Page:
Last month, Rick Montgomery wrote an interesting article, “Behavioral Economics Is Moving from Theory to Policy,” for the Kansas City Star. Here are some excerpts.
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As the economy sinks and investors buckle over, the behavior buffs are rising up.
From the lesser-appointed corners of academia, psychologists, sociologists and a youthful breed of economists scoff at the revered mathematical models that have driven economic thought and snared Nobel Prizes.
These preachers of “behavioral economics,” including some on President-elect Barack Obama’s economic team, argue that humans cannot be relied upon to obey the efficient, orderly tenets espoused by free-market thinkers.
Chief among the old-school rules is the assumption that we act rationally with money.
“That’s absurd, counterfactual . . . and now they’ve created a catastrophe,” said William Black, who teaches economics and law at the University of Missouri-Kansas City.
Until now, policymakers showed slight regard for the growing field of study into how mortal gaffes and greed intersect with financial decision-making in ways that can punish us all.
Now some close to Obama suggest government’s role is to “nudge” Americans into behaving in economically smarter ways.
“We need a bit more ‘Psych 101’ in addition to ‘Econ 101’ in the design of public policies,” blogged Peter Orszag, the next chief of the Office of Management and Budget, who just turned 40.
Some traditional economists might ask, “And how do you intend to calculate the effects of herd mentality, blind faith or self-destructive foolishness when dealing with a mortgage broker?”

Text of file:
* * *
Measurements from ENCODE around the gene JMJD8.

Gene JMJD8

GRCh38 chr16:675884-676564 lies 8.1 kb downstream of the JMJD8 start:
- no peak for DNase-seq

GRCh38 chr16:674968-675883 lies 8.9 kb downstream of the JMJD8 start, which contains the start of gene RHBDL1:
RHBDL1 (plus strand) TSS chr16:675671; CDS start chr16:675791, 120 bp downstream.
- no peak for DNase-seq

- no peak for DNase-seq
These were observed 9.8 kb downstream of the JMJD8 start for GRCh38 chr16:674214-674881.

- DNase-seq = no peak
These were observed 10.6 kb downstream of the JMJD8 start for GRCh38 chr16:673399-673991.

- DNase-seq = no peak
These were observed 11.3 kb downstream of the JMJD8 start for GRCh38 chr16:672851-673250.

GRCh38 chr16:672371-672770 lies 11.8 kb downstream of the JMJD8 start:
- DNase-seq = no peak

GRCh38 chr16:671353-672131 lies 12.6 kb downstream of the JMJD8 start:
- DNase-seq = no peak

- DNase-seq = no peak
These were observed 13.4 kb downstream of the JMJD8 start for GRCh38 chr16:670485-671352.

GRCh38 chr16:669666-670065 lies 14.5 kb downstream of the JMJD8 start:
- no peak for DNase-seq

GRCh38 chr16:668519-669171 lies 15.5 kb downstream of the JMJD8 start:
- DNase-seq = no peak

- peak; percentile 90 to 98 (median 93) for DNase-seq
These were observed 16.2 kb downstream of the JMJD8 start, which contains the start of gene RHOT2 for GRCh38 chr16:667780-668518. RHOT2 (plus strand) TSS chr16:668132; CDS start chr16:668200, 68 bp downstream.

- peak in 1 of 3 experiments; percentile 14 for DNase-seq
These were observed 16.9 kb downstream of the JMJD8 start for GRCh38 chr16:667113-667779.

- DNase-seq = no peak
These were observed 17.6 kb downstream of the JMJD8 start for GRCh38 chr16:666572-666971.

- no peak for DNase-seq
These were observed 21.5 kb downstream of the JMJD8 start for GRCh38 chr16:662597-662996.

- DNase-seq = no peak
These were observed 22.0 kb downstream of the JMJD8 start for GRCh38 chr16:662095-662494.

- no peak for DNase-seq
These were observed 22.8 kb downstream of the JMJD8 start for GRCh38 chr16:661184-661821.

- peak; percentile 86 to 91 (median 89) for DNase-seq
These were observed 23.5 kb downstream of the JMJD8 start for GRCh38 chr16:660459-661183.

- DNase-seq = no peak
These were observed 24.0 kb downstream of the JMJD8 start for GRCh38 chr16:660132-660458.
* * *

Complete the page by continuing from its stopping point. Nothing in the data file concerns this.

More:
They might cite the gospel that free markets, like celestial bodies in orbit, move in rational and self-correcting ways. Knowing that, who would ever fall for the gravity-defying performance reports of fund manager Bernard Madoff, who claimed double-digit returns year after year after year?
Human beings, that’s who — now shorn of $50 billion.
In October, behavioral scholars were triumphant when the very oracle of the slide-rule set, Alan Greenspan, delivered in Congress what some called a requiem for decades’ worth of economic teaching.
“Those of us who have looked to the self-interest of lending institutions to protect shareholders’ equity — myself, especially — are in a state of shocked disbelief,” the former Federal Reserve chairman conceded.
Why so shocked?
As many see it, a star of Economics 101 known as the “rational actor” abandoned the stage and left markets a mess.
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Across America, collegiate quarrels have been building ever since economists began calling themselves scientists.
Channeling Isaac Newton, those 20th-century purveyors of empirical truths felt they needed formulas to forecast outcomes and solve economic riddles.
Oh, please, murmured many psychologists, sociologists and political scientists. To them, economists were trying to elevate themselves above the murkier, “softer” sciences.
The creation in 1969 of the Nobel Prize in Economic Science put monetary thinkers in the league of the great laureates of medicine and physics.
The second recipient of the prize was Paul A. Samuelson. His 1947 book, Foundations of Economic Analysis, was among the first to pitch sophisticated mathematics as the key to understanding and addressing problems.
Samuelson is 93 now. And what irritates him about the debate over behavioral economics is its either-or tone.
Most of the time, free markets do follow rational, predictable rhythms, Samuelson told The Star. But history has shown that bubbles can build and “the slide-rule guys can’t smooth out those bubbles.”
“A hopelessly addicted centrist (favoring) limited, sensible regulation,” Samuelson blamed “eight terrible years of deregulation” that saw some of Wall Street’s brightest financial engineers tiptoe from the rational realm to the reckless one.
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To read some longer law review articles detailing the history of the “competition” between economics, economic behavioralism, and situationism, check out “Legal Academic Backlash: The Response of Legal Theorists to Situationist Insights” (Emory Law Journal, Vol. 57, No. 5, 2008) available on SSRN, “The Situational Character: A Critical Realist Perspective on the Human Animal” (Georgetown Law Review, Vol. 93, 2004) available on SSRN,” and “Taking Behavioralism Seriously: The Problem of Market Manipulation” (New York University Law Review, Vol. 74, 1999) available on SSRN.